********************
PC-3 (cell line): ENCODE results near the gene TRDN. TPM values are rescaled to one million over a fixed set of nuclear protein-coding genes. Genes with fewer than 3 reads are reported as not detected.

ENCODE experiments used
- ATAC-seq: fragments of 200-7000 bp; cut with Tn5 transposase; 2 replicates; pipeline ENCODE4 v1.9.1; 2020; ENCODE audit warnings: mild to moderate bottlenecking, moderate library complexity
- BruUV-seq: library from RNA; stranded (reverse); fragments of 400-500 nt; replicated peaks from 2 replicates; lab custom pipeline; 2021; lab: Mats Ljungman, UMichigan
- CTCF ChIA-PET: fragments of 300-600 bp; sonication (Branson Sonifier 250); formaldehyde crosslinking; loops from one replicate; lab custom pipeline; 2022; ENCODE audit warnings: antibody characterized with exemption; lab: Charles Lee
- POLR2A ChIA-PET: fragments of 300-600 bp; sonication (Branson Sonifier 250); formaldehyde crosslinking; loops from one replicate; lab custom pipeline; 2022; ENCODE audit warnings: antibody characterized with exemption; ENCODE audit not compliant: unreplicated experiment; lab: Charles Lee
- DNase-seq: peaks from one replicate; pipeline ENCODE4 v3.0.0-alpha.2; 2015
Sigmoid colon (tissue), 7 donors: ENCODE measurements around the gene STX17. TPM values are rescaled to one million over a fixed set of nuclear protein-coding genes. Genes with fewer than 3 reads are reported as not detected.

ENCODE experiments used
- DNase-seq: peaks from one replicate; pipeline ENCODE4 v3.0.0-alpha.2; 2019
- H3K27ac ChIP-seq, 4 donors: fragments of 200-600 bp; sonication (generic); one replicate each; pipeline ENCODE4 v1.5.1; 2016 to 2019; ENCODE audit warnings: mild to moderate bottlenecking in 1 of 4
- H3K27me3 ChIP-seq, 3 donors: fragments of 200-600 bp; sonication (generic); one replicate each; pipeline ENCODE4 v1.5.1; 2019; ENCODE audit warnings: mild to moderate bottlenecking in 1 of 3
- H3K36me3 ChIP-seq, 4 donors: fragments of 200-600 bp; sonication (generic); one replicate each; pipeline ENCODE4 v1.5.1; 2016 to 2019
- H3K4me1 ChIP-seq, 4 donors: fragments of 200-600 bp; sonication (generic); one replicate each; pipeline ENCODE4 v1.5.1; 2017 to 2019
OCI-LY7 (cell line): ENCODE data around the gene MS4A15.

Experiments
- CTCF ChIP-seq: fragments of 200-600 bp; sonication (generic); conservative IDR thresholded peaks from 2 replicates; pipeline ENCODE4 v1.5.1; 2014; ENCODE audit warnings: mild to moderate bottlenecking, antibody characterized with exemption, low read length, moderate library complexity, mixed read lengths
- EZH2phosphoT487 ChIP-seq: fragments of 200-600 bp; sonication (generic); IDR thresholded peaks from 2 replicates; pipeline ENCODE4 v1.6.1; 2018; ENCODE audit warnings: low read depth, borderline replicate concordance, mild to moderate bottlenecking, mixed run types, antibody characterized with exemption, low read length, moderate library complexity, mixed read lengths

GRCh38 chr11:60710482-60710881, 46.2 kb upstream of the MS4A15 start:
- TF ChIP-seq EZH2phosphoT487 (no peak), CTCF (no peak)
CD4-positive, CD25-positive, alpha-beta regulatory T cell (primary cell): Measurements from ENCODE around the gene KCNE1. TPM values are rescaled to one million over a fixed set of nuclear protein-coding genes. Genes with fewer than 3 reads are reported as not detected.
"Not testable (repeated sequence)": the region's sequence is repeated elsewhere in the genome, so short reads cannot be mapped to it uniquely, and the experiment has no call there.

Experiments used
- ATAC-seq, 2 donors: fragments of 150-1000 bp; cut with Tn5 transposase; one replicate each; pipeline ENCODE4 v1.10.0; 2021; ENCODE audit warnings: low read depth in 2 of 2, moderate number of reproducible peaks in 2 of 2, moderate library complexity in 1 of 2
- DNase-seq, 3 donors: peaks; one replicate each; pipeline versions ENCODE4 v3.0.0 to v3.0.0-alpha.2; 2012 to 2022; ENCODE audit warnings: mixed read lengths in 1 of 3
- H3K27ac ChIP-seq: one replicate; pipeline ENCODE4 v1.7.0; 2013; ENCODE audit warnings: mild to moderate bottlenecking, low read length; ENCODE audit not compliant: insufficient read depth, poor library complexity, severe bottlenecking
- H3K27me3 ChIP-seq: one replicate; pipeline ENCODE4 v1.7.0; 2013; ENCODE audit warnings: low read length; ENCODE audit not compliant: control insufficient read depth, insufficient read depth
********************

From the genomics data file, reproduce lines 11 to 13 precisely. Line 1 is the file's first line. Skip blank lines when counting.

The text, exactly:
- H3K27ac ChIP-seq, 4 donors: fragments of 200-600 bp; sonication (generic); one replicate each; pipeline ENCODE4 v1.5.1; 2016 to 2019; ENCODE audit warnings: mild to moderate bottlenecking in 1 of 4
- H3K27me3 ChIP-seq, 3 donors: fragments of 200-600 bp; sonication (generic); one replicate each; pipeline ENCODE4 v1.5.1; 2019; ENCODE audit warnings: mild to moderate bottlenecking in 1 of 3
- H3K36me3 ChIP-seq, 4 donors: fragments of 200-600 bp; sonication (generic); one replicate each; pipeline ENCODE4 v1.5.1; 2016 to 2019